CMS states explicitly in the FAQs that while CMS strongly encourages states to requires testing of surveyors, CMS does not have the authority to mandate testing of state employees (state surveyors). Nursing homes may offer testing to surveyors; surveyors may refuse testing. Note that nursing homes cannot deny surveyor entry into the nursing home. Denying surveyor entry may result in termination of the provider agreement. If a nursing home has concerns with a surveyor’s entrance into the nursing home due to active signs or symptoms of COVID-19, the nursing home should confer with the state survey agency and, if necessary, the CMS regional office.

1135 Waivers

In the initial months of the public health emergency, CMS issued a number of federal regulatory waivers, including physical environment and Life Safety Code waivers. Waivers remain in effect at this time and can be accessed here. Recall that the following activities were explicitly not waived and will be surveyed:

  • Sprinkler system monthly electric motor-driven and weekly diesel engine-driven fire pump testing
  • Portable fire extinguisher monthly inspection
  • Elevators with firefighters’ emergency operations monthly testing
  • Emergency generator 30 continuous minute monthly testing and associated transfer switch monthly testing
  • Means of egress daily inspection in areas that have undergone construction, repair, alterations, or additions to ensure their ability to be used instantly in case of (emergency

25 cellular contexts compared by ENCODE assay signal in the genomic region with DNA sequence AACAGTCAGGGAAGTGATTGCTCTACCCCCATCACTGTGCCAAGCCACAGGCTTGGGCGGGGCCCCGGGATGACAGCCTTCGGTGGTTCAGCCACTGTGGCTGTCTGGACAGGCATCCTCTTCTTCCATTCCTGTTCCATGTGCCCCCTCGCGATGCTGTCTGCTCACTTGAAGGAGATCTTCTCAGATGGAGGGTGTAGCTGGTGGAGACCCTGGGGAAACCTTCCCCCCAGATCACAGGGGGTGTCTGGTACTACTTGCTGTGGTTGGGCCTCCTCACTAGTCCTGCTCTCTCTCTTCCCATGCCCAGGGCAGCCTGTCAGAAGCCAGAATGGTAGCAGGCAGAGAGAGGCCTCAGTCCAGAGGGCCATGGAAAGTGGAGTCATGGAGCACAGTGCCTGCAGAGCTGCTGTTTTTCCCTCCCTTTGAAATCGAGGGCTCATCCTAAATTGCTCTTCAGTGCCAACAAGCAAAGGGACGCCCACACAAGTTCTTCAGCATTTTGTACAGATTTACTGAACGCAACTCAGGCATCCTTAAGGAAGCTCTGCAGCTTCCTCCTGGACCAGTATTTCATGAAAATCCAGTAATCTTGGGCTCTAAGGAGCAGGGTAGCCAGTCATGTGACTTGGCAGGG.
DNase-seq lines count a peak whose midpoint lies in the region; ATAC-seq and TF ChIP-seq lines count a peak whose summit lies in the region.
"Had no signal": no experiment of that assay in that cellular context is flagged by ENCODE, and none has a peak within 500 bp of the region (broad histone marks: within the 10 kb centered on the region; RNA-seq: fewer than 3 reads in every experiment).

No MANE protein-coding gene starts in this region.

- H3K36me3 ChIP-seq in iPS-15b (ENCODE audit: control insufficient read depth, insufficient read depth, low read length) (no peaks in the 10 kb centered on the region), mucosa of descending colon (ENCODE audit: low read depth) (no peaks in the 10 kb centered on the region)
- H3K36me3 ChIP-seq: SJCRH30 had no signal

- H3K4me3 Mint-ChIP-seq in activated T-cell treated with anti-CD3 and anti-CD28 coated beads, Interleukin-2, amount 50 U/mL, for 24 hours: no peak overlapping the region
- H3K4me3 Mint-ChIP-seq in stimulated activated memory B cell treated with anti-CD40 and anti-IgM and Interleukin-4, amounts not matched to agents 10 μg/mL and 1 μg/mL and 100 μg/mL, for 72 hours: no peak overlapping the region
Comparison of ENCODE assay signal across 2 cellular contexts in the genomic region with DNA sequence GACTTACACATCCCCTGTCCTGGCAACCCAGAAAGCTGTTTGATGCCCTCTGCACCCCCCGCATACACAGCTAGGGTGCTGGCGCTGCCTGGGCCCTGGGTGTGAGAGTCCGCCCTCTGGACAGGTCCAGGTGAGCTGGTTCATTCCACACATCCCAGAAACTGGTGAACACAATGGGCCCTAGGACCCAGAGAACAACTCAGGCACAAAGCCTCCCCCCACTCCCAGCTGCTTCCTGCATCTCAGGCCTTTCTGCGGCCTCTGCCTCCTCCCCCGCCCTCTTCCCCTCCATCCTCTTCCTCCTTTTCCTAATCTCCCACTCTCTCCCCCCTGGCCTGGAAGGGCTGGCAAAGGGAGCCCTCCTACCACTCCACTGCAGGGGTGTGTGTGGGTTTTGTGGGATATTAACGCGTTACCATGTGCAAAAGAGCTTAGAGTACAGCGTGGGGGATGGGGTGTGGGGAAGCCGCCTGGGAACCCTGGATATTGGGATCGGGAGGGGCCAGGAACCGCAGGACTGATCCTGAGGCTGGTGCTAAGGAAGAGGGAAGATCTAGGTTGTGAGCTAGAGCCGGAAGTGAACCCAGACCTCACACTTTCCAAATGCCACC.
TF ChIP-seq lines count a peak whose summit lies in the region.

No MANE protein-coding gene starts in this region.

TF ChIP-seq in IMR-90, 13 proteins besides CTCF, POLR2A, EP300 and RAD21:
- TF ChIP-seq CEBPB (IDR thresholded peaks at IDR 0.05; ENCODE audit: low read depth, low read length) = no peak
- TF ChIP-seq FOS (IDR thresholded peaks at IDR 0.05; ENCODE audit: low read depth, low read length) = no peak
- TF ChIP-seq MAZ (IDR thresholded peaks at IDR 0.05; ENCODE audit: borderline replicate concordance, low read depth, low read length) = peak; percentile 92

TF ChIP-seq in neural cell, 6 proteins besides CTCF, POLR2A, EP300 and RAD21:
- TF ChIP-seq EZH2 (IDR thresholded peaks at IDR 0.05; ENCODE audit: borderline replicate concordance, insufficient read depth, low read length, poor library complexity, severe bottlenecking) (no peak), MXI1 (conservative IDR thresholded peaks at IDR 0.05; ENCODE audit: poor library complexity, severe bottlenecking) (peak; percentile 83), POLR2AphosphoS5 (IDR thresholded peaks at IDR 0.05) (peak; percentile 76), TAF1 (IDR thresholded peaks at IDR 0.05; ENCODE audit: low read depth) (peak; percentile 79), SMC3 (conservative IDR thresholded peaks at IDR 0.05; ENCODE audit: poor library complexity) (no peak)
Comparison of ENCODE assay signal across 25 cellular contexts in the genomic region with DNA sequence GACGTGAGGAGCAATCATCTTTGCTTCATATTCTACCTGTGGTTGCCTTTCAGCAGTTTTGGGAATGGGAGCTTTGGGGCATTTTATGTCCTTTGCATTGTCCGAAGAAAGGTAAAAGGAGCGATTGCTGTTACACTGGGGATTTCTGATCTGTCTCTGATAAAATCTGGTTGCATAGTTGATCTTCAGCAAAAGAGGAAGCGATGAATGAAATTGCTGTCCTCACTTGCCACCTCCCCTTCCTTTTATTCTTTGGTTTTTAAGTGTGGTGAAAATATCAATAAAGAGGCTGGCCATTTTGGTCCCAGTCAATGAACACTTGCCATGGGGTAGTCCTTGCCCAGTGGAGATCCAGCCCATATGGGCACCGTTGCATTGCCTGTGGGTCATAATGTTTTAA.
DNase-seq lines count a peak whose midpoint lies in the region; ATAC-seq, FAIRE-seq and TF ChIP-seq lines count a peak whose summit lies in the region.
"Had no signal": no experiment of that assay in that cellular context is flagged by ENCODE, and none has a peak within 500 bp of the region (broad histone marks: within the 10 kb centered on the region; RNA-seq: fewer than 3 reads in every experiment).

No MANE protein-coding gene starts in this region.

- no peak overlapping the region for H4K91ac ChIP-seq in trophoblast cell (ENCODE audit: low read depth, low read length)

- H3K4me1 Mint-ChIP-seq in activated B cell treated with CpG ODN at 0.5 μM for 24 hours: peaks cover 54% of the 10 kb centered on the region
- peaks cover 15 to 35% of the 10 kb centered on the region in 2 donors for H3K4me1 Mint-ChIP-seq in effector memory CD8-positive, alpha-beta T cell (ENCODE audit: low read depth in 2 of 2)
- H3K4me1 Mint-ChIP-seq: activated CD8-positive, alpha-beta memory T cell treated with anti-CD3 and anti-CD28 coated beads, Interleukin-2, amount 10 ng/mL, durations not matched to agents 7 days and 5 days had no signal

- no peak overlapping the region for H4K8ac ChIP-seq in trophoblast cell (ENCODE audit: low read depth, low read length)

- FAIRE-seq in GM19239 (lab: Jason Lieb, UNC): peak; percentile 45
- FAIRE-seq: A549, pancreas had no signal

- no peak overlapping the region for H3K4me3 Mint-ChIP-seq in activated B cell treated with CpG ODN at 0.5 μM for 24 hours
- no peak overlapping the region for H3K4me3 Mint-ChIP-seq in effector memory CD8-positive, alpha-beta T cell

• Documented orientation training program related to the current fire plan in lieu of conducting fire drills

CMS has provided in the revised memo a list of all waived regulations and the corresponding F-tag or K-tag.

What This Means for Members

This new survey prioritization will provide relief for nursing homes as they continue to scale mountains daily to protect the residents living in their communities and the staff who serve them. Nursing homes will no longer need to divert time, energy, and attention away from resident care to meet demands of frequent and repeated surveys. Likewise, state survey agencies will be able to better focus and allocate resources to nursing homes where more assistance is needed to provide the safe and high-quality care that our members are accustomed to providing. Keep in mind, however, that the impact of this revised memo will depend in part on your state survey agency and the circumstances in your community. Be sure to review information on waivers, including the F-tag and K-tag crosswalks provided by CMS to ensure you are prepared for your next survey.